Is Dawn of the Planet of the Apes the best movie of the year so far? Yep! Is it the best sci-fi movie to be released since the epic 2009 movie Avatar? Yep! Is it the best sci-fi movie of all time, second only to Avatar? Yep! (ok, that’s enough of that.)
The level of realism of the apes in this movie hits you like a smack in the mouth. I personally suspect Matt Reeves has actually trained monkeys to speak at some point in time and given them acting lessons. I can hardly bring myself to believe these incredibly complex eerily real-looking creatures are mere pixels within a computer. Seriously, these monkeys appear to have actual souls. Their eyes convey a depth of emotion never before seen in CGI characters. I thought the first movie had superb effects, but this amazing sequel ramps up the CGI to a whole different level! This movie does not represent a mere increment in special effects so much as a full-blown quantum leap. One that should hopefully set the precedent for future film makers.
Read pretty much any review of this movie and you quickly realize this is not your typically dumb summer blockbuster movie. This Simian vs. Sapien movie has an intelligent and character driven plot, something that is quite rare with big budget movies since film studios are often prone to believe they need to make a relatively stupid film in order to appeal to a sufficiently wide demographic to get their money back.
Don’t get me wrong. I enjoy big dumb-ass movies. My most recent excursion to the cinema prior to watching Dawn of the Apes was when I went to see Transformers: Age of Extinction. I have no prejudice about such movies. They are dumb and you know in advance they are going to be dumb. You only go out your way to watch a Michael Bay movie if you want visual spectacle alone. You know he will deliver this one thing by the bucket-full. You simply won’t expect anything else. Or get it either. The only sign of competent acting in any Transformers movie is the actors/actresses abilities to keep a straight face whilst delivering some of their many zany lines. (The actor behind Frasier Crane features in this latest Transformers movie and most impressively keeps a totally straight face whilst delivering lines such as “the original Bumble Bee was inferior in every way, but alas, is now a force to be reckoned with.”)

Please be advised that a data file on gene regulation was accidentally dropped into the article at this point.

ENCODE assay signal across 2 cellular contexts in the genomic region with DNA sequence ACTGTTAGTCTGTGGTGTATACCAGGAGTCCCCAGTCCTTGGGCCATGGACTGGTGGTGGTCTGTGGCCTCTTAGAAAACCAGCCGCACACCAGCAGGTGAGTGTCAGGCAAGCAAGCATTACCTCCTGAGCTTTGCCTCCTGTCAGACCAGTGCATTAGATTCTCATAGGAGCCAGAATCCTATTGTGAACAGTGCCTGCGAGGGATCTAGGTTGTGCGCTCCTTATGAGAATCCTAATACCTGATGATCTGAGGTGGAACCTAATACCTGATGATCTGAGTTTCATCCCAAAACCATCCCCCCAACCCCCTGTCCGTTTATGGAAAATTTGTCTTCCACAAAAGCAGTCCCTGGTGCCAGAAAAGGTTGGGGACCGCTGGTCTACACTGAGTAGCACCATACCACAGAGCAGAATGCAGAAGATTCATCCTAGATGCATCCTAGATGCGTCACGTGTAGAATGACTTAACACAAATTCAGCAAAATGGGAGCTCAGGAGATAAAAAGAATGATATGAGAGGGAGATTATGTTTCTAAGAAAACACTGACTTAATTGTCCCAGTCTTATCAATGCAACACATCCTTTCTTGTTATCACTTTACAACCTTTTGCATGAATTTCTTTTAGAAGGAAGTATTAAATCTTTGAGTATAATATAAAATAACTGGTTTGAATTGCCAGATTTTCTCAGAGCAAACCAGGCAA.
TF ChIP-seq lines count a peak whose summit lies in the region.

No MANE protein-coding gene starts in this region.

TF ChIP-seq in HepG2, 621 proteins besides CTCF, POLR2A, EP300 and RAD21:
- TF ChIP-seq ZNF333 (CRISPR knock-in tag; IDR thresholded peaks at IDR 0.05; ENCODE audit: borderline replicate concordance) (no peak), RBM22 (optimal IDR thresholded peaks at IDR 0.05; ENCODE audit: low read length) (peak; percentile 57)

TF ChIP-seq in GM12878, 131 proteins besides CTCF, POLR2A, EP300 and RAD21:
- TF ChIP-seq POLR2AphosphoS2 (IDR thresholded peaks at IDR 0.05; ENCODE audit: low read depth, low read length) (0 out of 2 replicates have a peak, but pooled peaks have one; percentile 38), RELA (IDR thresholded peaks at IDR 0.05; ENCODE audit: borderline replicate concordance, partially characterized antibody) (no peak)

This is not an inherently bad thing. You don’t see a movie such as Transformers to be intellectually stimulated anymore than you go to see a fireworks display to be mentally stimulated. No. You go for the visual spectacle alone. Michael Bay’s raison d’être for being on the planet is to make Transformers movies. End of. He was created by god for this one reason alone. And his sole purpose for making any Transformer sequel is to make it bigger and louder than its predecessor (so far so good!) You have about two minutes of dialogue at the start of a typical Transformers movie after which a big badass Decepticon robot suddenly soars onto the screen like a f@*k rocket and destroying pretty much the entire planet. (Spoiler!)
Having said all this it is still nice once in a while to have a big-budget effects movie which also possesses intelligence. And this is where Dawn of the Apes comes in. Dawn of the Apes delivers both spectacle and intelligent scripting by the bucket-full, the layered and complex plot subduing even the most egg-headed of critical reviewers (even those egg-heads from the Guardian newspaper!)
Ape films are ripe for metaphor, something that Matt Reeves has exploited to the full in this latest planet of the apes movie. There is certainly no shortage of speculation as to what social/political commentary is going on behind the scenes (gun control being a common claim). One thing is clear however. The nuanced nature of the two opposing camps makes it difficult to identify one or the other side as being good or evil. You don’t find yourself rooting for any side in particular. The only thing you end up rooting for is a chance for peace (quite a rarity with these kinds of movies as most audiences just want to see a good arse kicking). There are rational level-headed individuals on both sides trying to avoid violent conflict. But it is not to be! A series of unfortunate (and somewhat contrived) events coupled with disproportionate responses from some mentally unstable characters from both sides eventually results in all out war. This is not an easy aspect of the film to watch as it is clear from the outset that this unfortunate and tragic situation is entirely preventable.